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Is it possible to write an injective function of type

hard :: (forall n . Maybe (f n)) -> Maybe (forall n . (f n))

as a total functional program -- that is, without using error, undefined, unsafeXXX, bottom, inexhaustive patterns, or any functions which don't terminate?

By parametricity, for any fixed f :: *->* the only total inhabitants of

(forall n . Maybe (f n))

will take one of two forms:

Nothing

Just z
  where
    z :: forall n . f n

Unfortunately any attempt to case on the Maybe will require choosing n first, so the types of the pattern variables inside the case branches will no longer be polymorphic in n. It seems like the language is missing some sort of construct for performing case-discrimination on a polymorphic type without instantiating the type.

By the way, writing a function in the opposite direction is easy:

easy :: Maybe (forall n . (f n)) -> (forall n . Maybe (f n))
easy Nothing  = Nothing
easy (Just x) = Just x
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1  
Please accept my apologies for deleting an earlier version of this question (which was open for no more than four minutes). I had oversimplified it so much that I inadvertently created a trivial solution. –  Adam Oct 11 '11 at 0:18
    
When I was adding type witnesses to darcs I had to use a lot of types like these. The lesson there was that returning a type like Maybe (forall n. f n) just doesn't work well in Haskell. What does work well, is to make a wrapper type using existential types to hold on to your type. Have you tried that? The only other thing I can suggest would be doing the equivalent but using CPS. –  Jason Dagit Oct 24 '11 at 4:24
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Jason, the code above actually isn't what I'm working on -- rather, it's the smallest program I could find that exhibited the problem. I think your comment that this "just doesn't work well in Haskell" is correct, and the fact that nobody's been able to answer the question is evidence to that effect. I've sketched a proposal on how to fix this language deficiency here: megacz.com/thoughts/parametric-case.html –  Adam Oct 26 '11 at 19:56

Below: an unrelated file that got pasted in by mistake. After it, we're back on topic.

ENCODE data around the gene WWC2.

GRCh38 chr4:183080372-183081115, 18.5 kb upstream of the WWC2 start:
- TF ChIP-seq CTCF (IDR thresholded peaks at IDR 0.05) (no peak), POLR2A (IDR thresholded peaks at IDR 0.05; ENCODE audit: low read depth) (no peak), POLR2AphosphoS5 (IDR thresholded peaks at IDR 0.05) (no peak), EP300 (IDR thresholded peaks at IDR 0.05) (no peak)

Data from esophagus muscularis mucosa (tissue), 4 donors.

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4 Answers

I coincidentally got it, just by playing trying to create a value that I could pass into your easyf function. I'm in trouble if you need an explanation though!! see comments below.

data A α = A Int
data B f = B (forall α . f α)

a :: forall α . A α
a = A 3

b = B a
f (B (Just -> x)) = x -- f :: B t -> Maybe (forall α. t α)
f' (B x) = Just x -- f' :: B t -> Maybe (t α)

easy :: forall f . Maybe (forall n . (f n)) -> (forall n . Maybe (f n))
easy Nothing = Nothing
easy (Just x) = Just x

easyf :: Maybe (forall n . (A n)) -> (forall n . Maybe (A n))
easyf = easy

-- just a test
g = easyf (f b)



h :: (forall α. t α) -> Maybe (forall α. t α)
h = f . B

unjust :: (forall n . (Maybe (f n))) -> (forall n . f n)
unjust (Just x) = x

hard :: forall f. (forall n . (Maybe (f n))) -> Maybe (forall n . (f n))
hard xj@(Just _) = g (unjust xj) where
    g :: (forall n . f n) -> Maybe (forall n . (f n))
    g = h
hard Nothing = Nothing

edit 1

taking out the junk from above,

mkJust :: (forall α. t α) -> Maybe (forall α. t α)
mkJust = Just

unjust :: (forall n . (Maybe (f n))) -> (forall n . f n)